Oregon Testing Pay-Per-Mile System As An Alternative To State’s Gas Tax

With more fuel-efficient vehicles and hybrid cars hitting the roads every day and requiring less gas, some states are looking into how they can still collect enough money from drivers to keep maintain their roads and bridges. Oregon is one such state, with a new test program that allows volunteers to pay the state not for the amount of fuel they buy at the pump with a gas tax, but for how many miles they drive.

Greater fuel efficiency in cars means less revenue is generated for the state, prompting Oregon to seek alternatives to make up for that loss of cash from gas taxes. Starting July 1, up to 5,000 volunteers will be allowed to sign up to drive with devices that collect information about how much they’ve driven and where, reports KGW.com.

Those drivers will agree to pay $0.015 per mile traveled on public roads — with private property and out-of state miles not included — instead of the current tax they pay for gas. Fueling up will still mean paying that tax at the time, but drivers in the program will then either get a credit or a bill to pay the difference at the end of the month.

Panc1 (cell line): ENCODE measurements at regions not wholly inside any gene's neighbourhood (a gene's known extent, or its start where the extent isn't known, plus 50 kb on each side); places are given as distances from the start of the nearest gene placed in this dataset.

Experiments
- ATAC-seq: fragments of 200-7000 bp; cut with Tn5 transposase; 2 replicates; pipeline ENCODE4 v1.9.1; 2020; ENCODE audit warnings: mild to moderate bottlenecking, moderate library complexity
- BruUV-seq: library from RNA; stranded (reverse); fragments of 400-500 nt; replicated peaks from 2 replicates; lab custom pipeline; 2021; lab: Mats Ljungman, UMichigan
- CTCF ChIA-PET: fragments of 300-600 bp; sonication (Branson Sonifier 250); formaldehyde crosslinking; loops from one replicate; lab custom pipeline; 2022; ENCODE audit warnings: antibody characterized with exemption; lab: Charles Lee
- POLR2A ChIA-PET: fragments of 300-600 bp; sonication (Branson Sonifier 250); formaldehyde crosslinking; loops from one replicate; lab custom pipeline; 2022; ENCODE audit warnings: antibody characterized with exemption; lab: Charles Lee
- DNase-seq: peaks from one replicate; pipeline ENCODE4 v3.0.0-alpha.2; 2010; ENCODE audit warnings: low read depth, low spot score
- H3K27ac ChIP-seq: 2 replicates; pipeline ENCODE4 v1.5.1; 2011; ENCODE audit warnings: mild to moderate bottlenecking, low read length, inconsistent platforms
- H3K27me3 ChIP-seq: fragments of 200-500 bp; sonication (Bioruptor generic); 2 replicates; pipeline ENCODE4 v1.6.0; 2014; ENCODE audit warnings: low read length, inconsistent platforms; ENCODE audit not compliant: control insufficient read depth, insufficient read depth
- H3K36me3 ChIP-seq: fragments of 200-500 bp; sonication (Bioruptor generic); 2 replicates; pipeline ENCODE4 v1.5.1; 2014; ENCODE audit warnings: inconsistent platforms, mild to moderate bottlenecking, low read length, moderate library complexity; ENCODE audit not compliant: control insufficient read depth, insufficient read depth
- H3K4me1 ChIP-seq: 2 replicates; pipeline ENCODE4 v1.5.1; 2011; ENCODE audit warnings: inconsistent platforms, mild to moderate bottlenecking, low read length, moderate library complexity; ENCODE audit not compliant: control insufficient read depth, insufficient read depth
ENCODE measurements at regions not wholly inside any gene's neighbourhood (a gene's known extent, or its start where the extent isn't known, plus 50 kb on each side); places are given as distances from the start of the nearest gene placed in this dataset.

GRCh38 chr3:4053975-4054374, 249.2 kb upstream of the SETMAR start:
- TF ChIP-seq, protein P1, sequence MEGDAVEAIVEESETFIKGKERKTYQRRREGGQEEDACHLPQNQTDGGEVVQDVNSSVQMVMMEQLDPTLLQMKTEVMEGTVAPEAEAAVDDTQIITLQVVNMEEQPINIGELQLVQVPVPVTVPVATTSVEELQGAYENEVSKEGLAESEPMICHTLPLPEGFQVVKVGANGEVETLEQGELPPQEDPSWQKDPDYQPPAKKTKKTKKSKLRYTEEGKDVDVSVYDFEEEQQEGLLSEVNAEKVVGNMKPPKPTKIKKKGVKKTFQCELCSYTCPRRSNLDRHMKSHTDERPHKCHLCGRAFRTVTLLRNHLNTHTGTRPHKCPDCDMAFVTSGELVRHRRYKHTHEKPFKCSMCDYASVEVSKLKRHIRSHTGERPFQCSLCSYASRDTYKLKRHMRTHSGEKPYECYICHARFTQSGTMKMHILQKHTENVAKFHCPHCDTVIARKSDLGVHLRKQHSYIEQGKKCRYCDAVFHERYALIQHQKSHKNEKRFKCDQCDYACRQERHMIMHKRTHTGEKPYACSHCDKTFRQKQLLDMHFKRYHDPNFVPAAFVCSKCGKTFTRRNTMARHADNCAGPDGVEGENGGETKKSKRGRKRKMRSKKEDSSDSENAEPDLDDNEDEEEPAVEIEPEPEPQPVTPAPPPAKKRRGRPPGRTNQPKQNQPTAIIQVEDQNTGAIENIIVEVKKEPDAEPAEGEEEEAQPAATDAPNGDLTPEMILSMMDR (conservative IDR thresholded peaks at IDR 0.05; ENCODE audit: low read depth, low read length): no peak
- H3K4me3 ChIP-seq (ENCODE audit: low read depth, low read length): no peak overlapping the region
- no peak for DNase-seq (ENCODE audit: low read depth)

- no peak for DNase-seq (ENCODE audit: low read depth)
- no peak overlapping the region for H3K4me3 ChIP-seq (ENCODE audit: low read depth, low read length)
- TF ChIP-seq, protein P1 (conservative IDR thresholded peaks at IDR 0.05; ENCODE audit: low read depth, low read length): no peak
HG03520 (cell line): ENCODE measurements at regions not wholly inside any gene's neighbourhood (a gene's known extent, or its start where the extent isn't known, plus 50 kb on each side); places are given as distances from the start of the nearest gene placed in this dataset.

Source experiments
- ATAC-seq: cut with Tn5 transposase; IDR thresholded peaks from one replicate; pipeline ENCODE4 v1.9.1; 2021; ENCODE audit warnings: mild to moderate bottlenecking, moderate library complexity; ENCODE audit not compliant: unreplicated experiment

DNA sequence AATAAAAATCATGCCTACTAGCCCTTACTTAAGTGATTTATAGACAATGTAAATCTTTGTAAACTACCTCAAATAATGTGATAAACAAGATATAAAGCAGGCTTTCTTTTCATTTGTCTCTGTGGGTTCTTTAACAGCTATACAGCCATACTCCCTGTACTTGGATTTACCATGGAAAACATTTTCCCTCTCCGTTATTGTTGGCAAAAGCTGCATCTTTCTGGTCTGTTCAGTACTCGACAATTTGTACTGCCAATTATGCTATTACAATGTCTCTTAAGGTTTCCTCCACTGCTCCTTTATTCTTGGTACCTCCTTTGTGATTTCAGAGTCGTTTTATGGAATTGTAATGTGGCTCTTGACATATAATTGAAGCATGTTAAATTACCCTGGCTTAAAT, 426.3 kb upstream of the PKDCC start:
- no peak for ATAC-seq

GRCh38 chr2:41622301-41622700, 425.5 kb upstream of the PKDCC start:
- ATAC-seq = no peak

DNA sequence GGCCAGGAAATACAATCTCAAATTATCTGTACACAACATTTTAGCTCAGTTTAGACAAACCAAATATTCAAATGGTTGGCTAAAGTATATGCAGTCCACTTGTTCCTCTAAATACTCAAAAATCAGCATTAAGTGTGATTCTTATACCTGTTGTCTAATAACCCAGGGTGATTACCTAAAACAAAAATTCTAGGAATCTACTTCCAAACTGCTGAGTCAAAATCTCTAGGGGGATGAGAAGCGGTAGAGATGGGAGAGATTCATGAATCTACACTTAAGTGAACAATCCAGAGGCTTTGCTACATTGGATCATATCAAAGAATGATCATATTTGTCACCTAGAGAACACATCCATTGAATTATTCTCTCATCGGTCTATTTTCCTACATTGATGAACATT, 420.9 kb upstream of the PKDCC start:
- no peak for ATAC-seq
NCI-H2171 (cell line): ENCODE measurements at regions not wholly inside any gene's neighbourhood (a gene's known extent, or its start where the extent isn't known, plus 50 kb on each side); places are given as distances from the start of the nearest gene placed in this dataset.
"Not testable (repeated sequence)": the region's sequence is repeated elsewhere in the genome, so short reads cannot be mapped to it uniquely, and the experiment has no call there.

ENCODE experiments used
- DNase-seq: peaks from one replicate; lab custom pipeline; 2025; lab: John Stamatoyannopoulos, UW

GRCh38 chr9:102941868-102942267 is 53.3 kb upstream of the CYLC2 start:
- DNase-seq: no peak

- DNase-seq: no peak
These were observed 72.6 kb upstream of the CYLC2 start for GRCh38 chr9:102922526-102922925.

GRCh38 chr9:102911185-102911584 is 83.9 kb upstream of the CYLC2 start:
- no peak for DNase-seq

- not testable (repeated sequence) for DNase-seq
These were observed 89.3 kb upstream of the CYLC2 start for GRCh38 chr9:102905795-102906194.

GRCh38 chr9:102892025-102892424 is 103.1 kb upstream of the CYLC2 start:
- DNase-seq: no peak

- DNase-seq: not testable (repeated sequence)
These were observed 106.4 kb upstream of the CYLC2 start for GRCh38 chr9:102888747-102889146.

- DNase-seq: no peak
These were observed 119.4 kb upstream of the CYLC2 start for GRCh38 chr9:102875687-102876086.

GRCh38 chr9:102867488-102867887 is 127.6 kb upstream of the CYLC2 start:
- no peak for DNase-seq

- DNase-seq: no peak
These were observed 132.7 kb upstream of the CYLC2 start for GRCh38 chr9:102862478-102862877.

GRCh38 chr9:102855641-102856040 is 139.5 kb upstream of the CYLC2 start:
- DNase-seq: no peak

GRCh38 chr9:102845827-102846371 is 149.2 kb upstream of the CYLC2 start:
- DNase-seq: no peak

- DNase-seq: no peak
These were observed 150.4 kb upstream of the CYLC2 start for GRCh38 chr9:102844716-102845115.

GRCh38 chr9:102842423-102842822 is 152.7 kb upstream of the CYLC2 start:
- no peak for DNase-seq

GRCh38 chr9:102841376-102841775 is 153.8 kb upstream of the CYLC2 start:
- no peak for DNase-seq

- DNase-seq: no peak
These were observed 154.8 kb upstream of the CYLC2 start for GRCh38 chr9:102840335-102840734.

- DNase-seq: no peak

Though critics of the OreGo program, including electric and hybrid car owners who say such a tax would be unfair and perhaps deter others from purchasing green vehicles, state officials think it’s only fair for owners of such vehicles to chip in for maintaining roads like everyone else.

“We know in the future, our ability to pay for maintenance and repair… will be severely impacted if we continue to rely on the gas tax,” said Shelley Snow with the Oregon Department of Transportation.

Amid privacy concerns over the digital devices that track miles, the American Civil Liberties Union of Oregon said the state built protections into the program, such as drivers being able to opt out of the program and install an odometer device that doesn’t use GPS tracking.

If your device does use GPS, the state and private vendors that supply the devices will destroy records of location and daily metered use after 30 days. Law enforcement won’t be able to access that information either, unless a judge gives approval.

After the test program, it’ll be up to the state legislature to decide whether to adopt a mandatory road usage charge.

So far Oregon is the only state to try this kind of program, though California created a committee last year to research alternatives to the gas tax and possibly develop a pilot program and Washington state also set money aside for something similar. A bill in Indiana is currently in the works that would direct the state to look at alternatives and come up with a test project along those lines as well.

Oregon to test pay-per-mile idea as replacement for gas tax [KGW.com]

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